Corruption continues to hamper the potential of Cambodia’s small- and medium-size enterprises, a new report has found.
The report, released yesterday by Transparency International Cambodia, reviewed corruption perceptions among 100 SMEs in the Kingdom. It found that nearly half of the respondents had to pay unofficial fees for registering their company with the government, while 60 per cent reported corruption as having a damaging influence on their business.
Just 61 of the respondents had registered with the Ministry of Commerce or Department of Taxation, but a majority of them had to dole out bribes or “tea money” in the process.
“Up to present, although good governance is still a very serious issue, Cambodia has enjoyed steady economic growth and reasonable development,” said Ok Serei Sopheak, chairman of the board at Transparency International Cambodia.
“But business integrity is critically needed if we want this to be sustainable.”
When presented with the findings of the TI report, Ken Ratha, spokesman for the Ministry of Commerce, said the ministry would welcome “concrete evidence” of corruption and measures had been put in place at the ministry to tackle graft.
“We cannot change everything overnight but we are doing everything we can to reform the ministry,” Ratha said.
Commerce Minister Sun Chanthol has vociferously promoted reforms at his ministry to thwart corrupt practices. The on-going automation in issuing Certificates of Origin, used by exporters, and a new online business registration system, scheduled to be completed by the end of the year, are two measures meant to circumvent or reduce interaction with corrupt officials.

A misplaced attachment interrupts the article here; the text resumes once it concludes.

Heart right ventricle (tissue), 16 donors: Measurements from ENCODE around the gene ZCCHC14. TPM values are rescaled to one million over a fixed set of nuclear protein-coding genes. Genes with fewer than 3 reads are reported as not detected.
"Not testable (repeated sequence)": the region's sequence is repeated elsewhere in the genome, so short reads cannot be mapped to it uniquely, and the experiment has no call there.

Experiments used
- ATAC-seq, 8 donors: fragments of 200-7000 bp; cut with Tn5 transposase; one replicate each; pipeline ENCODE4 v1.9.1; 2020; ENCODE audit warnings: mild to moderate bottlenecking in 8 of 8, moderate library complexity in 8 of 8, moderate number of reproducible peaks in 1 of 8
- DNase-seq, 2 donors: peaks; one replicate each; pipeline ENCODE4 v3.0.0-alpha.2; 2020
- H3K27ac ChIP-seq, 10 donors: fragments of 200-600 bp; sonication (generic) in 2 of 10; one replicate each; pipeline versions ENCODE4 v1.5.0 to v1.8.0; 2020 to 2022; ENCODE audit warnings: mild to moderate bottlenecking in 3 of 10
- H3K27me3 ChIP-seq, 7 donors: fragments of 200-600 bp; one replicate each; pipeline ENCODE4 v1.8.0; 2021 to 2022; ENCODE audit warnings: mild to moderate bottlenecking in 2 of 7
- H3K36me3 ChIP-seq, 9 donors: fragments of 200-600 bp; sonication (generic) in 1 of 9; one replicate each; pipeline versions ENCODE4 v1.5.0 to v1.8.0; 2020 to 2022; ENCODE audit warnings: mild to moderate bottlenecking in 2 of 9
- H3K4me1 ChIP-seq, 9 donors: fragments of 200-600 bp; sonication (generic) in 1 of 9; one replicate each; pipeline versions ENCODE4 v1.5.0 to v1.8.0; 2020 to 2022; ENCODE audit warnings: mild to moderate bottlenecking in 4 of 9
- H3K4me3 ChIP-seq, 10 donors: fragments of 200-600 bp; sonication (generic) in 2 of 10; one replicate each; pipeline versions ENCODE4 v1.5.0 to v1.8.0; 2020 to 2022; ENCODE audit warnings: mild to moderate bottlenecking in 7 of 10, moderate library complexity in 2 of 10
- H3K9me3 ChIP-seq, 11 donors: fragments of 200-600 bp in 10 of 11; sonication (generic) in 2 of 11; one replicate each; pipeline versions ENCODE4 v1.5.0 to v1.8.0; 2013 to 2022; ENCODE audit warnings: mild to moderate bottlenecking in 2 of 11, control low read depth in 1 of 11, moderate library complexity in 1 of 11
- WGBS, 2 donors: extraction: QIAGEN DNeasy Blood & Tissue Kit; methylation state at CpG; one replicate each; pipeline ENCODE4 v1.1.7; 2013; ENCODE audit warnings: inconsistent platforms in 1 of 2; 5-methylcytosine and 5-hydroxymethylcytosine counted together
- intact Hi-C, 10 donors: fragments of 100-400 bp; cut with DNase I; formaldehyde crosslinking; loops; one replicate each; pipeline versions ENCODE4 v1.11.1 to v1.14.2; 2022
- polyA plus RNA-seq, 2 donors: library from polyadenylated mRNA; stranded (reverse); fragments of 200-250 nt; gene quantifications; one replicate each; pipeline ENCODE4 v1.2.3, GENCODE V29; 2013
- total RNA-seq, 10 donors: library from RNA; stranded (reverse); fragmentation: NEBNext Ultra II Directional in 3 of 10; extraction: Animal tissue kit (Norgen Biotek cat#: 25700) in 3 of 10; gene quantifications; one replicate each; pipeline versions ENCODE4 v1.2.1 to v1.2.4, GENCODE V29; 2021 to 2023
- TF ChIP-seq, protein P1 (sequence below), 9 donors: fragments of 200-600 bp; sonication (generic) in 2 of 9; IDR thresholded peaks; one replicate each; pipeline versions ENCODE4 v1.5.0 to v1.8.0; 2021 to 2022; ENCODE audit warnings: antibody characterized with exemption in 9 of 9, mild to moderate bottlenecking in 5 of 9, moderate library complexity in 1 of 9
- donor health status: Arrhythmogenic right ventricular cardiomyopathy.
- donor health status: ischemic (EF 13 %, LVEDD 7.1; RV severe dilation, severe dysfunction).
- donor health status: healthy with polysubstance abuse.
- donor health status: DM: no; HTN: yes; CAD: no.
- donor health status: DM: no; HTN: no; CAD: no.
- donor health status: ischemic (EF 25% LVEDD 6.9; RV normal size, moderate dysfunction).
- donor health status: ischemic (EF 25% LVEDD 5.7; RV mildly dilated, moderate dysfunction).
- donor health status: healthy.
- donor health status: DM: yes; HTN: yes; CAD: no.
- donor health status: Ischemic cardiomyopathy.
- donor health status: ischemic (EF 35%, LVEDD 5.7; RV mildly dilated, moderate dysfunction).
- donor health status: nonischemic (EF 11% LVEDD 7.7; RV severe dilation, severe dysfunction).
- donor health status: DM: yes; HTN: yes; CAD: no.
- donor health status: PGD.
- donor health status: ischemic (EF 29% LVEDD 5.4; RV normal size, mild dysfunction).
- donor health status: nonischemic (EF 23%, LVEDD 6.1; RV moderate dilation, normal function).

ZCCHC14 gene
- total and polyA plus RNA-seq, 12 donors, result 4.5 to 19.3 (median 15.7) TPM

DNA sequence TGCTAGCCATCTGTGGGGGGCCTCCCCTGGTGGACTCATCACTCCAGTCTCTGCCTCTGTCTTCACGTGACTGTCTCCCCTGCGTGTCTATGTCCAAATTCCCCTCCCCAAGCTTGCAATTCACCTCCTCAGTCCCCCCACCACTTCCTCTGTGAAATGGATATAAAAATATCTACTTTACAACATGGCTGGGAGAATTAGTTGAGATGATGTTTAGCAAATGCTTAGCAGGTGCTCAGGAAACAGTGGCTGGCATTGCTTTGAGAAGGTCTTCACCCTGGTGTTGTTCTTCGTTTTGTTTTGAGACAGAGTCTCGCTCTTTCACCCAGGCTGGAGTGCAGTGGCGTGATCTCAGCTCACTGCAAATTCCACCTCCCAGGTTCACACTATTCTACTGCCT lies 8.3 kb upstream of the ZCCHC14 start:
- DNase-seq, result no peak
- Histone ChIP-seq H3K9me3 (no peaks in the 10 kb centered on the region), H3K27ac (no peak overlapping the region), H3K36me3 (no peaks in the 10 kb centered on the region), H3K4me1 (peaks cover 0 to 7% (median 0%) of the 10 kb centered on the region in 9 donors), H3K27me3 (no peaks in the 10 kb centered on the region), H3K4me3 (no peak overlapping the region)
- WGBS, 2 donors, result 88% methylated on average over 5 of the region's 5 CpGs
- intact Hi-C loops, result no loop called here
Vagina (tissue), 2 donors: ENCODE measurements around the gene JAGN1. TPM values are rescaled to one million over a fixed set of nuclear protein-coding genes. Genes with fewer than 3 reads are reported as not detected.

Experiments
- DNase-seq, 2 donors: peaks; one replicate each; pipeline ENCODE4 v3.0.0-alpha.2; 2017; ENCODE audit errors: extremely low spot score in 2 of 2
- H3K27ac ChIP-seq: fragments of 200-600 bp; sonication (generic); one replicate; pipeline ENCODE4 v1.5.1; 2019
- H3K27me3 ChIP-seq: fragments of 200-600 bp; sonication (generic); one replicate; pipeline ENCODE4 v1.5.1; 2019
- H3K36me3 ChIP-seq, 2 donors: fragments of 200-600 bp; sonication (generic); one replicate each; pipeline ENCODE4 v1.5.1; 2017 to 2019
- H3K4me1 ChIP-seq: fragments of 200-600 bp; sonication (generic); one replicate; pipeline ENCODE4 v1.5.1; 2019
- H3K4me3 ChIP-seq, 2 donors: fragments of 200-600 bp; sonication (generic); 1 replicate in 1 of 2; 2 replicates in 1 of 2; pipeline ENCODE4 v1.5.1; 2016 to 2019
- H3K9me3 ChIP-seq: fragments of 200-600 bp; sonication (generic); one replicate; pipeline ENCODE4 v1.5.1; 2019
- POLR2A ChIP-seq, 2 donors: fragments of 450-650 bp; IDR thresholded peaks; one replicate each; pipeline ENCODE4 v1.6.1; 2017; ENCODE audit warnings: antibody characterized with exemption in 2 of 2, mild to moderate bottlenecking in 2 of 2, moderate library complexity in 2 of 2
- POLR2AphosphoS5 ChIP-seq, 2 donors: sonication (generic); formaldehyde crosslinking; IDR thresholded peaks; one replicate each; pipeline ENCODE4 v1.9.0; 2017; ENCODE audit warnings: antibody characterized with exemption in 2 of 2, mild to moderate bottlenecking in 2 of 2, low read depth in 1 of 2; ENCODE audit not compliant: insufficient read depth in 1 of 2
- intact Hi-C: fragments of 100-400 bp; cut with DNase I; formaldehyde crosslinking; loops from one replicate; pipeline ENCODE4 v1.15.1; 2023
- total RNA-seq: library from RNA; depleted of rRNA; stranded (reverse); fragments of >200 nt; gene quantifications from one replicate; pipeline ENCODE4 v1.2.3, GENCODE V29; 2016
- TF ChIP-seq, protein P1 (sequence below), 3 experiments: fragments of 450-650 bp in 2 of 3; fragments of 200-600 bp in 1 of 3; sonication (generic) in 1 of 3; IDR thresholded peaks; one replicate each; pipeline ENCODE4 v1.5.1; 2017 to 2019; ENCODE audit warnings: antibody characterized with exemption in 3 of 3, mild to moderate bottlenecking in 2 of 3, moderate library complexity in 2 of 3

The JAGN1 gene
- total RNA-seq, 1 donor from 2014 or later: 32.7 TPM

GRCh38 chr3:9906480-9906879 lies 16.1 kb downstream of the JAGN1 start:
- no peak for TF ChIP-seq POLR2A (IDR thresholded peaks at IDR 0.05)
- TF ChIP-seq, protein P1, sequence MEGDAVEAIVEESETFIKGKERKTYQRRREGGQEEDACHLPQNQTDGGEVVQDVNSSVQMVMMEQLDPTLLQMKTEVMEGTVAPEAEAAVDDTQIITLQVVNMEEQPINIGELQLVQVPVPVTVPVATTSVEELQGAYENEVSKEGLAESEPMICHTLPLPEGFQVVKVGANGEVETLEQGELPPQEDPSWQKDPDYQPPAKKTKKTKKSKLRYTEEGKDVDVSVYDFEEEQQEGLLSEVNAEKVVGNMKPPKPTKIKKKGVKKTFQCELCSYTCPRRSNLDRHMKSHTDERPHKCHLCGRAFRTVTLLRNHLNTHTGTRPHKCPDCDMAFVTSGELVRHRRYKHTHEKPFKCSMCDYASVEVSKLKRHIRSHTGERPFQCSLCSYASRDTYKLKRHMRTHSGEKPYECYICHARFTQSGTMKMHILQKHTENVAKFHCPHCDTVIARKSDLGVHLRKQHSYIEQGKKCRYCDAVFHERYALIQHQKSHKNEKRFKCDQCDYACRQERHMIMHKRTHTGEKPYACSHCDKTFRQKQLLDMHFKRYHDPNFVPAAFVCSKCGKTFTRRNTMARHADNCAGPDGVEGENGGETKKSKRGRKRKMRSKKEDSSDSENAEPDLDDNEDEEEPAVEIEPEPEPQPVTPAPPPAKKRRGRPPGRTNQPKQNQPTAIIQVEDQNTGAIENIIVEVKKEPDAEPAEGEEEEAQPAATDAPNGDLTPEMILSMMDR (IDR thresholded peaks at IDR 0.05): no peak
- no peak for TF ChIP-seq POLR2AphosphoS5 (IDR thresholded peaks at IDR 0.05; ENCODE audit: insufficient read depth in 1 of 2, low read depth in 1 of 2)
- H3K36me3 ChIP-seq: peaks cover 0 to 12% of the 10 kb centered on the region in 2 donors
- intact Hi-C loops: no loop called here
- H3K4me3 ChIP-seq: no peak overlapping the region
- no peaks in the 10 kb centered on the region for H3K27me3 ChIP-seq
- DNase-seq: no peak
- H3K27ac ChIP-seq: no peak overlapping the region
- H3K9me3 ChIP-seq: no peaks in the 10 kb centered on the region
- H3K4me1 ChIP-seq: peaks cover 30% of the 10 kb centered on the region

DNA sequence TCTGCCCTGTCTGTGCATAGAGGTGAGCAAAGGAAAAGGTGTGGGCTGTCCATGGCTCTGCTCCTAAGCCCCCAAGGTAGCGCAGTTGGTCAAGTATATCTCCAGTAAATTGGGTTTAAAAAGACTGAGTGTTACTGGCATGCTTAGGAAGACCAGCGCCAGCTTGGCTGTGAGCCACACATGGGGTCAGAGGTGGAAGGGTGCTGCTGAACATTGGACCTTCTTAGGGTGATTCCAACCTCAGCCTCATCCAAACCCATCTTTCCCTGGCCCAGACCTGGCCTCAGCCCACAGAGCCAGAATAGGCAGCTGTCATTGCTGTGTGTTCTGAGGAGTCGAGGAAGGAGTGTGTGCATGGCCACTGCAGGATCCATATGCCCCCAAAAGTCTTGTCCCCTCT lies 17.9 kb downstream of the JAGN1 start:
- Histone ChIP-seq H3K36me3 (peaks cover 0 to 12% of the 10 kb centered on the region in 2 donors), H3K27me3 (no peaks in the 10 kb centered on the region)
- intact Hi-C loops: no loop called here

Cambodia currently has over 500,000 SMEs, comprising 98 per cent of all business enterprises in the Kingdom and employing 70 per cent of the workforce. According to a report released last year from the International Labour Organization corruption is estimated to cost Cambodia’s economy about $1.7 billion annually – close to 10 per cent of the Kingdom’s GDP.
According to the TI report SMEs believe the reason for continued corruption is the low pay given to government officials.
But Ly Visal, operations manager at the Federation of Associations for SMEs of Cambodia, said that poor government salaries were not an excuse for corrupt practices.
“If we say that low salary leads to corruption, then that means that all government officials need to be corrupt,” said Visal.
He added that awareness of rules and regulations among SMEs was so low, which made it easy for corrupt officials to take advantage of business owners.
“If they [SMEs] are doing things lawfully no one can put them into corruption, but if they do not know, they will give these [officials] money easily,” Visal said.
Chann Veasna, member of the Young Entrepreneurs Association of Cambodia, said there was no incentive for SMEs to run a clean business when other businesses were indulging in corrupt practices, like paying little or no tax and skimping on import duties.
“Some business people want to go clean [with their] business. But without a fair playing field if they do business in a clean perspective they will die,” he said.
The Kingdom has been consistently called out by international organisations for its poor performance in stamping out graft. The World Bank’s Ease of Doing Business 2015 report ranks Cambodia at 135 out of 189 nations on the ease of doing business and 184 for ease of starting a business, which includes registering a company.
Transparency International’s Global Corruption Barometer 2013 in Cambodia showed that 62 per cent of respondents had paid bribes for registration and permit services. Their Corruption Perception Index for 2014, a measure for corruption in the public sector, ranked Cambodia 156th out of 175 countries, the lowest rank in the ASEAN region.
The Tax Department could not be reached for comment.